May 9, 2011

Simplicity: There's No App for That

If you read my last post, I've been ruminating recently on what it means to 'live more simply.' This has been front and center over the last few days as I've grown increasingly fixated on my husband's new iPad.  I hadn't paid much attention to it until he offered to let me take it on my upcoming vacation. He suggested that it would be lighter to carry than my laptop, and since this is a leisure rather than a business trip, the iPad's touch-pad keyboard should adequately meet my needs.

It took me less than a couple of hours of getting acquainted with this new time-sucker technological marvel before I discovered the world of iPad apps (as in 'applications'). There are, I kid you not, a gazillion of them. OK, I exaggerate. But only slightly. The more I thought about it, the longer the list of apps I knew I had to have to make my trip easier (and better).

I have now downloaded to the iPad one-and-a-half screens of postage-sized images, representing these apps. This is in addition to the couple of screens that my husband already has saved. Among my "must-haves" are 1) an app with maps of the places I'll be visiting; 2) an app for making lists and writing notes to myself on the fly; 3) an app in case I want to blog while I'm away; 4) a meditation app with a timer that will chime after a fixed number of minutes; and 5) an app with soothing nature sounds in case I can't get to sleep at night. Then there's the TED app, in case I feel the need to be motivated to do something world-changing while I'm away; the app that will let me Photoshop my photos on the go; and the one that aggregates and continually updates every news source known to man.

I suspect that the only thing that might justify the amount of time I've spent app-searching would be spending the next two years circling the globe while I use them. If you make your own list of things that would have been more useful for me to be doing instead of this, anything on your list will be a better choice.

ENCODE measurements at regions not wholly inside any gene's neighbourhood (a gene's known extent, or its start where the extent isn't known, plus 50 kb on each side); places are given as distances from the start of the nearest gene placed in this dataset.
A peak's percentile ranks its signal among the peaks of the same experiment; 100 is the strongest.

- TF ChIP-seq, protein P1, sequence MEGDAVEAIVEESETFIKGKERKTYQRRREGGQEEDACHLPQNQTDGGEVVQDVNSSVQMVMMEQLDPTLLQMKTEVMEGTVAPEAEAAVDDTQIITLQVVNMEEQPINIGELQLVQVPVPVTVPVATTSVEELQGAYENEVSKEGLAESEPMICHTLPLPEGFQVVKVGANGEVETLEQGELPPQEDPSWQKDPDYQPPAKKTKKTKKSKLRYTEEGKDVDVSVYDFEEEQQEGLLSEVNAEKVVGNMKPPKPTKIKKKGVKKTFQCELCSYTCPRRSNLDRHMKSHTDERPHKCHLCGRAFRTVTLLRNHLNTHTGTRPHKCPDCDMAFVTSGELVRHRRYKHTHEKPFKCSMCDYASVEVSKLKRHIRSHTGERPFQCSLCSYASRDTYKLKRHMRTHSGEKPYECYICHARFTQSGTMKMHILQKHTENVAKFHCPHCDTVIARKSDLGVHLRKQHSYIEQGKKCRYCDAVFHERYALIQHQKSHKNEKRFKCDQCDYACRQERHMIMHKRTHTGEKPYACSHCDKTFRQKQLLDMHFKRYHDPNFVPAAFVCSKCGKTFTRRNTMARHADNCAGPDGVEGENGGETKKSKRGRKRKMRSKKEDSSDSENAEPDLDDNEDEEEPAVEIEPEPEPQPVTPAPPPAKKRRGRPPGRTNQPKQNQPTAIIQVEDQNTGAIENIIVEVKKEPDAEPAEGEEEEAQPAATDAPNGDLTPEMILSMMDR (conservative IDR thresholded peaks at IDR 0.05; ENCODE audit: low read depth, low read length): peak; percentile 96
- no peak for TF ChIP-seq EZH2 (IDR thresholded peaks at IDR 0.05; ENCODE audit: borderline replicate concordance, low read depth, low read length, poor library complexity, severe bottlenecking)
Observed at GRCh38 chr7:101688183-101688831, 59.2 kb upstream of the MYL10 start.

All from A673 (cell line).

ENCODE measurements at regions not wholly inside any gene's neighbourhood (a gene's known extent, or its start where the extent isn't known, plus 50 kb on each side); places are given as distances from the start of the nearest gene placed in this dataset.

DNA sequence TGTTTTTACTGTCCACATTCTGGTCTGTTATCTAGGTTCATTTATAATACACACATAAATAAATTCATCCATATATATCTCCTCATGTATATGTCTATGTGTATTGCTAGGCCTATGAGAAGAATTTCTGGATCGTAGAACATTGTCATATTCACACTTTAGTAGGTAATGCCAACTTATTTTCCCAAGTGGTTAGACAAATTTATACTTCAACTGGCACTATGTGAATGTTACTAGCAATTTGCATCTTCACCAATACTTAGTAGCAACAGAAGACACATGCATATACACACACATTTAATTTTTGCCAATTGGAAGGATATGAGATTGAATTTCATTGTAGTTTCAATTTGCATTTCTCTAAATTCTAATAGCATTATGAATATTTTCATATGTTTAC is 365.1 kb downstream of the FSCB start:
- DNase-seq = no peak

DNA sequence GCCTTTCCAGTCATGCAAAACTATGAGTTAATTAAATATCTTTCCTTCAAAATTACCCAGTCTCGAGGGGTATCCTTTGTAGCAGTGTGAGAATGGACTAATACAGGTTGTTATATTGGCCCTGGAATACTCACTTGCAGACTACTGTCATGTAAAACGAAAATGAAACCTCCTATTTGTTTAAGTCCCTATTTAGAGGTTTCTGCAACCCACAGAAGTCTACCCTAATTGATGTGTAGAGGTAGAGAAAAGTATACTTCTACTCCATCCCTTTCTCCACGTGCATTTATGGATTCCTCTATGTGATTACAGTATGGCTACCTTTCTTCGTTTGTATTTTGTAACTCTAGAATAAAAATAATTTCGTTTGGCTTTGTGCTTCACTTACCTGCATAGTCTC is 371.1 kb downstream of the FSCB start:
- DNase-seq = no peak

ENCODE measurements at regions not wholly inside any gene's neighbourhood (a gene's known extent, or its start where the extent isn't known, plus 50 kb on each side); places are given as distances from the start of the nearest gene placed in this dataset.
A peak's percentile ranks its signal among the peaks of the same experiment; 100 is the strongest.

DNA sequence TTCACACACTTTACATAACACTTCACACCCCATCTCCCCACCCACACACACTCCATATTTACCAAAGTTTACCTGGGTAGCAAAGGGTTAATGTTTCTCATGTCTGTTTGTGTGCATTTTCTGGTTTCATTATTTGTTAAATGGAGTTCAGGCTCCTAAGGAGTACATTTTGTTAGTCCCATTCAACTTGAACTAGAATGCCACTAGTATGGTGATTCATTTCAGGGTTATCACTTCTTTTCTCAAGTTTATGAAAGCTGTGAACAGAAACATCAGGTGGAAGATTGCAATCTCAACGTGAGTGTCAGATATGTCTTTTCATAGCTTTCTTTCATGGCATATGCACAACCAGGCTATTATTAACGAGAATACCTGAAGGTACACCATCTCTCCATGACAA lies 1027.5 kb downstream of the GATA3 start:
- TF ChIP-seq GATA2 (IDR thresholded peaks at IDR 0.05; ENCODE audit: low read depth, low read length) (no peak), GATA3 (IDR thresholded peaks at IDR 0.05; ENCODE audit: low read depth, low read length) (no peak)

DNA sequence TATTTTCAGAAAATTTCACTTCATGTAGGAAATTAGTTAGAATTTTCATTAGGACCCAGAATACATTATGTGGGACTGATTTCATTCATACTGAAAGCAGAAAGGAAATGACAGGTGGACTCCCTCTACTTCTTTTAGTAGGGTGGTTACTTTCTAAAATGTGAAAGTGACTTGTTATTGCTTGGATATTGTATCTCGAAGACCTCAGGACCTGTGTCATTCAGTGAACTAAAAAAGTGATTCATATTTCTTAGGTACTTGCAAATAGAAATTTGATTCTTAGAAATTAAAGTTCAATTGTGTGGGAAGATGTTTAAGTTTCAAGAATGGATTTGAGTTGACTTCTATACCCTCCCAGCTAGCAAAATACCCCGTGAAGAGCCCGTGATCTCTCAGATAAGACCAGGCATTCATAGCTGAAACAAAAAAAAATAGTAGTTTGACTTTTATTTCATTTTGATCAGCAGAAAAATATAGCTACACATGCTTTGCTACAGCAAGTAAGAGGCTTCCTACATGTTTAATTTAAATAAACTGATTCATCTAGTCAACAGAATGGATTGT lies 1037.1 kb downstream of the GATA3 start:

So what does this have to do with simplicity?

I started doing this --cross my heart-- because I figured it would help make the things I already do more efficient. For example, I'm a list-maker. I figure it's better to keep my list of, say, places to visit, electronically instead of on ticket stubs and napkins that I'm bound to lose. Too, the geographically challenged me won't have to carry maps; and an alarm clock app might well come in handy.

Just about everything else, though, adds to, rather than simplifies, my days. If I made a point of using all the other apps over the course of my trip, I'd be doing nothing but reading news media from around the world, watching TED talks, looking at photos on Flickr, blogging, making lists and organizing them into neat virtual folders, Skype-ing, keeping up with Friends on Facebook, and Photoshopping whatever meager amount of photos I managed to take in the moments between visits to the iPad.

It strikes me that there are two related things going on here. One is about efficiency, which may or may not have anything to do with living life more simply; the other is about adding to, rather than subtracting --the latter, after all, is the object of simplifying one's life.

I've been taught to believe that if I can make a task more efficient, my life will be less complicated. It sounds reasonable. If it usually takes an hour to do something and a new process whittles the task down to 30 minutes, you've saved half an hour, right?

My news aggregator app does that. If each morning I were to read the major stories in every major newspaper in the world, it might take me --let's just pick a number-- 17 hours. Having all of those stories on one screen, as this app allows, might let me read them in, say, 11 hours.

The thing is, at home I never read all the world's major newspapers. What's more, on past vacations I usually make it a point to read only newspapers from the area in which I'm traveling, a habit I find fun, interesting, and relaxing.

The moral, it seems, is that efficiency alone does you no good if, simultaneously, you're adding content. It doesn't matter if it's good content --great content, even. The result is More, and More and Simple are not good companions.

Adding stuff to our lives life almost never simplifies them. OK, meditation and massages may be an exception (but even then we probably have to drop --subtract-- something to do them regularly). Downloading that news aggregator app, I realize now, will only make me feel guilty for Not Keeping Up (yep, NKU: a leading American malady). The symptoms will start right after I open the app and, feeling overwhelmed with all the offerings, delete the entire screen's contents.